To understand peroneal tendon injuries, it’s important to first understand what the peroneal tendons do. A tendon is a band of tissue that connects a muscle to a bone to provide movement at a joint. The two peroneal tendons in the foot run side by side behind the outer ankle bone. One peroneal tendon (Peroneus Brevis) attaches to the outer part of the midfoot, while the other tendon (Peroneus Longus) runs under the foot and attaches near the inside of the arch. The main function of the peroneal tendons is to stabilize the foot and ankle and protect them from sprains.
Peroneal tendon injuries may be acute (occurring suddenly) or chronic (developing over a period of time). They most commonly occur in individuals who participate in sports that involve repetitive ankle motion. In addition, people with higher arches are at risk for developing peroneal tendon injuries. Basic types of peroneal tendon injuries are tendonitis, tears and subluxation.
Tendinitis is an inflammation of one or both tendons. The inflammation is caused by activities involving repetitive use of the tendon, overuse of the tendon or trauma (such as an ankle sprain). Symptoms of tendonitis include:
Acute tears are caused by repetitive activity or trauma. Immediate symptoms of acute tears include:
As time goes on, these tears may lead to a change in the shape of the foot in which the arch may become higher.
Degenerative tears (Tendinosis) are usually due to overuse and occur over long periods of time, often years. In degenerative tears, the tendon is like taffy that has been overstretched until it becomes thin and eventually frays. Having high arches also puts you at risk for developing a degenerative tear. The symptoms of degenerative tears may include:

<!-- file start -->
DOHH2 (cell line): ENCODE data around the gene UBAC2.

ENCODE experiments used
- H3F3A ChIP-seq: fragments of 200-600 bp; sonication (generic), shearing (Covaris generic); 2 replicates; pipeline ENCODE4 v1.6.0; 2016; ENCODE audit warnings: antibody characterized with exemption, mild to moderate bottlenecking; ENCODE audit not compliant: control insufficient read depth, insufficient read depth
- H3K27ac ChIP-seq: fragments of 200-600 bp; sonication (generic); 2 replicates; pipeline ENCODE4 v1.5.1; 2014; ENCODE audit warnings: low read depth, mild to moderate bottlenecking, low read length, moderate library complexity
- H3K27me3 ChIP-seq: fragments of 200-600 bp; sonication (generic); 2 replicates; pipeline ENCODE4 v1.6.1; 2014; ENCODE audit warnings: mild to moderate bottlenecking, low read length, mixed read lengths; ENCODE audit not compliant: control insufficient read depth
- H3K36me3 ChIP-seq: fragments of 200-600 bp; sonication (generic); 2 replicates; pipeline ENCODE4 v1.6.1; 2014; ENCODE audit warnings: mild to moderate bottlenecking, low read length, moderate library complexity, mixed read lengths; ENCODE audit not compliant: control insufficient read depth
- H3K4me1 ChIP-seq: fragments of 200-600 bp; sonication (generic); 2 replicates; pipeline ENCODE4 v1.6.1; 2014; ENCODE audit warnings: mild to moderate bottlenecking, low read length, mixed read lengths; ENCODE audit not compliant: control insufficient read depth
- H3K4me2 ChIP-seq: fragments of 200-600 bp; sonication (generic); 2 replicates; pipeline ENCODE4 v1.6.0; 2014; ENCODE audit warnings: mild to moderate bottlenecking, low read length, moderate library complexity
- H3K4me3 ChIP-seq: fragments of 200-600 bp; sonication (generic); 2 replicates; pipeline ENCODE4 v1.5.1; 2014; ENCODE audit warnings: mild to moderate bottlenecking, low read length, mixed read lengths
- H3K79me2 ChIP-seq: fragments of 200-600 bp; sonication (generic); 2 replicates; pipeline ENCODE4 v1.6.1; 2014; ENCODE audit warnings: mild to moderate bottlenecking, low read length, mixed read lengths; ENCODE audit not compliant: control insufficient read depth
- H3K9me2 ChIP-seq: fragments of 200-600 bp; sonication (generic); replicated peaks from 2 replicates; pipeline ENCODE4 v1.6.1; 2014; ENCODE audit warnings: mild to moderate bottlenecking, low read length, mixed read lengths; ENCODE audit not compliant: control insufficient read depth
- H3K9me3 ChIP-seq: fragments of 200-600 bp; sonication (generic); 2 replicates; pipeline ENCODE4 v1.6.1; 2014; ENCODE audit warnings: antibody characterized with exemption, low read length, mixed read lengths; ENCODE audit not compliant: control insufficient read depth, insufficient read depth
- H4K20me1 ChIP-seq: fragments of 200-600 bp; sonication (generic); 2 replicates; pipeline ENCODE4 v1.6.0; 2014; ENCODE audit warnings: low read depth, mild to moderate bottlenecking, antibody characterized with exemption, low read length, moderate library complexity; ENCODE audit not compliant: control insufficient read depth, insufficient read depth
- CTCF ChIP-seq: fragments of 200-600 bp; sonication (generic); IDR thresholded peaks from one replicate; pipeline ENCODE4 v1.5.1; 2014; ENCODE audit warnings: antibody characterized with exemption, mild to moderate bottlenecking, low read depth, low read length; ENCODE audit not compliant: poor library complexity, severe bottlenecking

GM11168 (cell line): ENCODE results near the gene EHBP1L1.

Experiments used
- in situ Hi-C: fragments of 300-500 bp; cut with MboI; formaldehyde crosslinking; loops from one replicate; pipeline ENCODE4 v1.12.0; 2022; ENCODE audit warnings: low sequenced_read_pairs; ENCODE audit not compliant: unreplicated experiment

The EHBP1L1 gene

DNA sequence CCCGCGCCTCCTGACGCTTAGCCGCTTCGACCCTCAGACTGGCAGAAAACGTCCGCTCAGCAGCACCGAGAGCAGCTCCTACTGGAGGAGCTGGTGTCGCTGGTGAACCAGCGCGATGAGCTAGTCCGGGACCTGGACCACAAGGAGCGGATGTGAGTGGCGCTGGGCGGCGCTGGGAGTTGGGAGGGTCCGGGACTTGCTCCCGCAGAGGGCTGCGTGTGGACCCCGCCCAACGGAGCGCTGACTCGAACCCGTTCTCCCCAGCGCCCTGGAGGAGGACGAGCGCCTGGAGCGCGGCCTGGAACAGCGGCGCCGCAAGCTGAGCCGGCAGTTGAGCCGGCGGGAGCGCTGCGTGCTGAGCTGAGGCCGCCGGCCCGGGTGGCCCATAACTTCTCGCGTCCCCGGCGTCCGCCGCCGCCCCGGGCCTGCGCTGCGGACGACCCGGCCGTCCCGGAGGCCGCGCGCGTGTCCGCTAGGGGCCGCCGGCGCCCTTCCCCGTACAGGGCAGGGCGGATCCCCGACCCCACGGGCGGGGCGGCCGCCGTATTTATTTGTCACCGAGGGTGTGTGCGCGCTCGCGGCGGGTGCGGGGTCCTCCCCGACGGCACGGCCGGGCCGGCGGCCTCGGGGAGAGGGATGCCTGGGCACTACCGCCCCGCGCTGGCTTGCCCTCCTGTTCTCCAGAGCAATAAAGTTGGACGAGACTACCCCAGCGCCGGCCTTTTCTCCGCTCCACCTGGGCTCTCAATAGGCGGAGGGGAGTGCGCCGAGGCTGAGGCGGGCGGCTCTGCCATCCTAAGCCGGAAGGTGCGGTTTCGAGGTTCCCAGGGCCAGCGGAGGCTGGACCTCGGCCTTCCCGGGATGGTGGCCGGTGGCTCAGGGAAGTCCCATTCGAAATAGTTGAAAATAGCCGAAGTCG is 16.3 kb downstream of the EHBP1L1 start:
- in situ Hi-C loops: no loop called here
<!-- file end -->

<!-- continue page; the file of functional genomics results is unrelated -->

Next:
Subluxation means one or both tendons have slipped out of their normal position. In some cases, subluxation is due to a condition in which a person is born with a variation in the shape of the bone or muscle. In other cases, subluxation occurs following trauma, such as an ankle sprain. Damage or injury to the tissues that stabilize the tendons (retinaculum) can lead to chronic tendon subluxation. The symptoms of subluxation may include:
Early treatment of a subluxation is critical since a tendon that continues to sublux (move out of position) is more likely to tear or rupture. Therefore, if you feel the characteristic snapping, see a foot and ankle surgeon immediately.
Because peroneal tendon injuries are sometimes misdiagnosed and may worsen without proper treatment, prompt evaluation by a foot and ankle surgeon is advised. To diagnose a peroneal tendon injury, the surgeon will examine the foot and look for pain, instability, swelling, warmth and weakness on the outer side of the ankle. In addition, an x-ray or other advanced imaging studies may be needed to fully evaluate the injury. The foot and ankle surgeon will also look for signs of an ankle sprain and other related injuries that sometimes accompany a peroneal tendon injury. Proper diagnosis is important because prolonged discomfort after a simple sprain may be a sign of additional problems.
Treatment depends on the type of peroneal tendon injury. Options include:
In some cases, surgery may be needed to repair the tendon or tendons and perhaps the supporting structures of the foot. Your doctor will determine the most appropriate procedure for the patient’s condition and lifestyle. After surgery, physical therapy is an important part of rehabilitation.
If you are suffering from pain along the outside of the ankle, do not hesitate to call us (949) 833-3406 or request an appointment online. Our doctors are well-versed in this condition and can develop an effective treatment course to get you back in action as soon as possible.